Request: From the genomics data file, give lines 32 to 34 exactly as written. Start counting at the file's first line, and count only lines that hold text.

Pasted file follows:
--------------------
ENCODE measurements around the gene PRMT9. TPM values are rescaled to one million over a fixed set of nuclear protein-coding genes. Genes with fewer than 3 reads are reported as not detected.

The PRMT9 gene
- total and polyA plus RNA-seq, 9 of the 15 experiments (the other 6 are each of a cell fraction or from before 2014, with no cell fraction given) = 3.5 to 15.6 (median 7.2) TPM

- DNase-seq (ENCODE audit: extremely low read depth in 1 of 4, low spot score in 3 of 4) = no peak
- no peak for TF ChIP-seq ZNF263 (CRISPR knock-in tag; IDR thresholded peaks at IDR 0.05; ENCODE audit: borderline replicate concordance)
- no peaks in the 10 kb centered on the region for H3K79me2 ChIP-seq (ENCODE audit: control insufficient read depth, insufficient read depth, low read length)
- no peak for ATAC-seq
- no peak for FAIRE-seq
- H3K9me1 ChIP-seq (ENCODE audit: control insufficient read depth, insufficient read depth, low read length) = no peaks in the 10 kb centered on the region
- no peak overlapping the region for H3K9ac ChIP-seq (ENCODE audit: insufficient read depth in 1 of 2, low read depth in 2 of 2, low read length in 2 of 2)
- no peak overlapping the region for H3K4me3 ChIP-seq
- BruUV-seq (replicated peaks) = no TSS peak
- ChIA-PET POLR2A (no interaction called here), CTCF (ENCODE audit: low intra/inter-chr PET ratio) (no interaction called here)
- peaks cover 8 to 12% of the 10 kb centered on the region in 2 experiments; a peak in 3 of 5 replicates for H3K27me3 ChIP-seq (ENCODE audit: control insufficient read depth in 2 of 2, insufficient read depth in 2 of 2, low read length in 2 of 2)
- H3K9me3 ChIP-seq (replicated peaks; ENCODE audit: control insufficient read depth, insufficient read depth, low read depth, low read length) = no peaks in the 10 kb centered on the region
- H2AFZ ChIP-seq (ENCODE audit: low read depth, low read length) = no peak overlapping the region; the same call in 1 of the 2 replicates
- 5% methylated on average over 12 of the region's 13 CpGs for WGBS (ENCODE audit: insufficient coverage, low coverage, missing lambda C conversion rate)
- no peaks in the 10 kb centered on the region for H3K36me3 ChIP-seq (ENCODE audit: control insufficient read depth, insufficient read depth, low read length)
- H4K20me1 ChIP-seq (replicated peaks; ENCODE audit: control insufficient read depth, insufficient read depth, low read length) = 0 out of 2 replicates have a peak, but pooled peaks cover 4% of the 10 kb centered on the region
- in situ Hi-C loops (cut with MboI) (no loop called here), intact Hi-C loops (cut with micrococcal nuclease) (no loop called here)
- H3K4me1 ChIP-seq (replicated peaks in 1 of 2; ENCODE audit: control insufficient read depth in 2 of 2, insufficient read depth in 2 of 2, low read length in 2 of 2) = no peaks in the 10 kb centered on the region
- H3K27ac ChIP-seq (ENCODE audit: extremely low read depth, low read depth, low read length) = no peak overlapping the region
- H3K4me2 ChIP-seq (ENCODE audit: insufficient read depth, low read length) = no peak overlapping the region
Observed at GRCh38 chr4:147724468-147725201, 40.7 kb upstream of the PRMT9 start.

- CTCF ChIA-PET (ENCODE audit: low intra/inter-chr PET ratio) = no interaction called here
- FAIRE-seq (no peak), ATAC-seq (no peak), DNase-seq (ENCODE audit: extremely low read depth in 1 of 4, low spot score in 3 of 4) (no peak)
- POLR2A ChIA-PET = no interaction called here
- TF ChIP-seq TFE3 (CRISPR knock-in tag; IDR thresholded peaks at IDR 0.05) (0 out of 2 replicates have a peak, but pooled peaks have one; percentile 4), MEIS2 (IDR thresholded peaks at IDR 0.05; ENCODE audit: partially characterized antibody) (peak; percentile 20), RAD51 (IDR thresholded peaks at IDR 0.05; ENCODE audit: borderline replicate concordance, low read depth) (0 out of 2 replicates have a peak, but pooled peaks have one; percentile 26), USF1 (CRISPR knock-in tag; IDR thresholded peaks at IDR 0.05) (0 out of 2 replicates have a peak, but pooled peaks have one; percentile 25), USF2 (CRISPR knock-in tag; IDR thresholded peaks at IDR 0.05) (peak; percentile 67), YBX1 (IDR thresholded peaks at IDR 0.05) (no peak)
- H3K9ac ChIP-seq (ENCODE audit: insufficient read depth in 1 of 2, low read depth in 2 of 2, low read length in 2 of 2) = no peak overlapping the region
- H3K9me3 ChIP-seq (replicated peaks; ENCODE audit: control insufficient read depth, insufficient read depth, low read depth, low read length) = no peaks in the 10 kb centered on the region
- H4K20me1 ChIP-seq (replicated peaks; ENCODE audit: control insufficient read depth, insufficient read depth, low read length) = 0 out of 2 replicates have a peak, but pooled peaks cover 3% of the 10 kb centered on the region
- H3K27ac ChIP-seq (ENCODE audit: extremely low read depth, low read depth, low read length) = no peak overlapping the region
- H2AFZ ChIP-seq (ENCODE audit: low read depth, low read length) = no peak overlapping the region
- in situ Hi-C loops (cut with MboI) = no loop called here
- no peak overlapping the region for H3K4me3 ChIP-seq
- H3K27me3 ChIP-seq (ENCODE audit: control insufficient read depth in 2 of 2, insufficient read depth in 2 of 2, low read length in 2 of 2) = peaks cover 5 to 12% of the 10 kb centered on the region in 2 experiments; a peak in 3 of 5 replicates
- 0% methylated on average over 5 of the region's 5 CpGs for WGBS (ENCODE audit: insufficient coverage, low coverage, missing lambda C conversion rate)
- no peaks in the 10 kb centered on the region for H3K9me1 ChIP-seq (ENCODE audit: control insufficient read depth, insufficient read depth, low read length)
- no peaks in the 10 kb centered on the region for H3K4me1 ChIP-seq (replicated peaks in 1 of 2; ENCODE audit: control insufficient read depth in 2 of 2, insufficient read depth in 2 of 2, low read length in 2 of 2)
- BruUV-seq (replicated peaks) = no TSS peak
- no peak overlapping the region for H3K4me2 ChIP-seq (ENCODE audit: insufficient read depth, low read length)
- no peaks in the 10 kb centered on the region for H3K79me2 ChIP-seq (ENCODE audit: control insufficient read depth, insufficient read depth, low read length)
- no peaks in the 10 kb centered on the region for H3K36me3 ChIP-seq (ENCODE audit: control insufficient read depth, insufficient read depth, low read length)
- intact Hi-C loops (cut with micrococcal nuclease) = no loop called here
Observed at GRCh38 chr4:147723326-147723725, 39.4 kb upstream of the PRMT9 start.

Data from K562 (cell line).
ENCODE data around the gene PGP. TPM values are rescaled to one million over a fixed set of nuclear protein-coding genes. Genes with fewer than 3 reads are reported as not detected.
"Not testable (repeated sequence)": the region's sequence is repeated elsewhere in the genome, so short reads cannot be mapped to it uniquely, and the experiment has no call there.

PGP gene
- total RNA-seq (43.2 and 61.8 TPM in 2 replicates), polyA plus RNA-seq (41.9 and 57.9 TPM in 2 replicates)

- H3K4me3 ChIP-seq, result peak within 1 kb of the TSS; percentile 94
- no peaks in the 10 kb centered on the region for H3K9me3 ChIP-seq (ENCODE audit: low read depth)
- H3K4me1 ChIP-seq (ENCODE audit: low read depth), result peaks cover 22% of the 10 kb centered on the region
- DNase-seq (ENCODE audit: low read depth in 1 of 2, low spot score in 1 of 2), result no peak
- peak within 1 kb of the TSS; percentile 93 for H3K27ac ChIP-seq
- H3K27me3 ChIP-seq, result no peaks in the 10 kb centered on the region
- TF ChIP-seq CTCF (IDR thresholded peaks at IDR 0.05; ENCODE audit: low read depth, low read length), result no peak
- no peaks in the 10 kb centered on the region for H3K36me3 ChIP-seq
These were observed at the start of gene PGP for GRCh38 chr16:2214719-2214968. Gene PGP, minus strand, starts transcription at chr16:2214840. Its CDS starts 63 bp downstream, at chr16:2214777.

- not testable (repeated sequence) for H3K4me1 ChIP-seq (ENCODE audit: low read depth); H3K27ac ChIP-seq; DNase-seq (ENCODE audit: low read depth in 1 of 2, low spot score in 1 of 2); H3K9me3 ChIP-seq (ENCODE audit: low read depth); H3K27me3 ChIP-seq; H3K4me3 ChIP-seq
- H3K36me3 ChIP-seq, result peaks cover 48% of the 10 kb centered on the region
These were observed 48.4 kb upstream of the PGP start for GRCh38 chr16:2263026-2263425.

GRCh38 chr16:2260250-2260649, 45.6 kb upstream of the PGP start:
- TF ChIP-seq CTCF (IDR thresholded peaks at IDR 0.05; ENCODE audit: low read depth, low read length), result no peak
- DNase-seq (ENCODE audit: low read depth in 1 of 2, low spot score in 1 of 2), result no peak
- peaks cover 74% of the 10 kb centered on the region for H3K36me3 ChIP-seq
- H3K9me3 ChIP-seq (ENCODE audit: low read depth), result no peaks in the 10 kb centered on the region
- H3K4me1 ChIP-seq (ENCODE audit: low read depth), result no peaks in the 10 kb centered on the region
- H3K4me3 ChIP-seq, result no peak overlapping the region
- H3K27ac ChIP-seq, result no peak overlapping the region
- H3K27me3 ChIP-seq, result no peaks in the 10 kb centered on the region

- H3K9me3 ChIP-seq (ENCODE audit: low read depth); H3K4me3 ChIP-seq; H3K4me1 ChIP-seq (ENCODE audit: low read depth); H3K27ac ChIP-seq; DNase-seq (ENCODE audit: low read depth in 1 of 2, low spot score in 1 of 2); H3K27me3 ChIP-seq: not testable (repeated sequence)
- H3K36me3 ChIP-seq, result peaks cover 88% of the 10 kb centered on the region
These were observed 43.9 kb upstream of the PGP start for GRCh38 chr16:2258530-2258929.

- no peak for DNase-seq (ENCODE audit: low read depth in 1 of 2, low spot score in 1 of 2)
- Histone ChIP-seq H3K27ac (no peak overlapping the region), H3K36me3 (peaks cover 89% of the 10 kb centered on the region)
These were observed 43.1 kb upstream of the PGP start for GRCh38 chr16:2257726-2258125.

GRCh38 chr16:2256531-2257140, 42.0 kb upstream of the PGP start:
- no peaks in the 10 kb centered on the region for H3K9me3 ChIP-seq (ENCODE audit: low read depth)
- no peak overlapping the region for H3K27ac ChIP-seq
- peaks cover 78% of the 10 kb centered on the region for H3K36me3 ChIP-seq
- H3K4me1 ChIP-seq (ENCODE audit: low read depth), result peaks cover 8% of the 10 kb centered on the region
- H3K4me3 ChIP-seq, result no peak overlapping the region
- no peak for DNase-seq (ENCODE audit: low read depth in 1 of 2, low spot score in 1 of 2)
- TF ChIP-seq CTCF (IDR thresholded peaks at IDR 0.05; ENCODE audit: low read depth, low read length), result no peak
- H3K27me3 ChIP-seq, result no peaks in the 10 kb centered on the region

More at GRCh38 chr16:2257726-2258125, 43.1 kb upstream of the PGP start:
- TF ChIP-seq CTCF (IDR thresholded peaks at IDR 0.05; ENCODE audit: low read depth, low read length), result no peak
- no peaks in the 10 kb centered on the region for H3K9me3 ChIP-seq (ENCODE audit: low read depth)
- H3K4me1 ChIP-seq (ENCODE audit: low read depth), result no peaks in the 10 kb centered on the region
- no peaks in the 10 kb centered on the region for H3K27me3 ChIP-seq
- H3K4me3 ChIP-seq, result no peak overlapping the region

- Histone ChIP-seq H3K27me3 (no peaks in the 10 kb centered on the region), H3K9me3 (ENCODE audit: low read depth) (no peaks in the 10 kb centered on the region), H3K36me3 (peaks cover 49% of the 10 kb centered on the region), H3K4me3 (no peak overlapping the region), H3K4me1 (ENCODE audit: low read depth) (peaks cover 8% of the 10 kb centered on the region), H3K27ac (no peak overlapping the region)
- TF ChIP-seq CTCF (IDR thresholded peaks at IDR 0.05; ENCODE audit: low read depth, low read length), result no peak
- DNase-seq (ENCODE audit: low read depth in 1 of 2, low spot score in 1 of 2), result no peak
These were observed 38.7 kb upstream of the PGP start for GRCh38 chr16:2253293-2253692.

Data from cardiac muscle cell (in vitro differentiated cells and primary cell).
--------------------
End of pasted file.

- H3K27ac ChIP-seq (ENCODE audit: extremely low read depth, low read depth, low read length) = no peak overlapping the region
- H2AFZ ChIP-seq (ENCODE audit: low read depth, low read length) = no peak overlapping the region
- in situ Hi-C loops (cut with MboI) = no loop called here